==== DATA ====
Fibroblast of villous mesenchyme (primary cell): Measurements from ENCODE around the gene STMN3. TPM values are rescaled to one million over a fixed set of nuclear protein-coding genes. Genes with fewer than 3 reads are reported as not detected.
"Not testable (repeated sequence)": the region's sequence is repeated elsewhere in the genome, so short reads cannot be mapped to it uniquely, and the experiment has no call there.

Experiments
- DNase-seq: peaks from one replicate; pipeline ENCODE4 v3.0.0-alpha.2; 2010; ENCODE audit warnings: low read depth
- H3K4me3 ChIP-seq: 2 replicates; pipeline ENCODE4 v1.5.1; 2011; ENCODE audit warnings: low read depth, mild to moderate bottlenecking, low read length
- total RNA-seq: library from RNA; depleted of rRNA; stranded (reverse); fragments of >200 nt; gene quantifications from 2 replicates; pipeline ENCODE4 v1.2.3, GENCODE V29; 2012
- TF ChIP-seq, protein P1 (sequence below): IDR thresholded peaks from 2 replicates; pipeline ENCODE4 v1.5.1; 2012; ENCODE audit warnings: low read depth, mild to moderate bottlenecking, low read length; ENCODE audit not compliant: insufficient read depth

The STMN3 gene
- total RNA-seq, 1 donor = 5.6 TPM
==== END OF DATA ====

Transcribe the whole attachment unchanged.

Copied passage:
Fibroblast of villous mesenchyme (primary cell): Measurements from ENCODE around the gene STMN3. TPM values are rescaled to one million over a fixed set of nuclear protein-coding genes. Genes with fewer than 3 reads are reported as not detected.
"Not testable (repeated sequence)": the region's sequence is repeated elsewhere in the genome, so short reads cannot be mapped to it uniquely, and the experiment has no call there.

Experiments
- DNase-seq: peaks from one replicate; pipeline ENCODE4 v3.0.0-alpha.2; 2010; ENCODE audit warnings: low read depth
- H3K4me3 ChIP-seq: 2 replicates; pipeline ENCODE4 v1.5.1; 2011; ENCODE audit warnings: low read depth, mild to moderate bottlenecking, low read length
- total RNA-seq: library from RNA; depleted of rRNA; stranded (reverse); fragments of >200 nt; gene quantifications from 2 replicates; pipeline ENCODE4 v1.2.3, GENCODE V29; 2012
- TF ChIP-seq, protein P1 (sequence below): IDR thresholded peaks from 2 replicates; pipeline ENCODE4 v1.5.1; 2012; ENCODE audit warnings: low read depth, mild to moderate bottlenecking, low read length; ENCODE audit not compliant: insufficient read depth

The STMN3 gene
- total RNA-seq, 1 donor = 5.6 TPM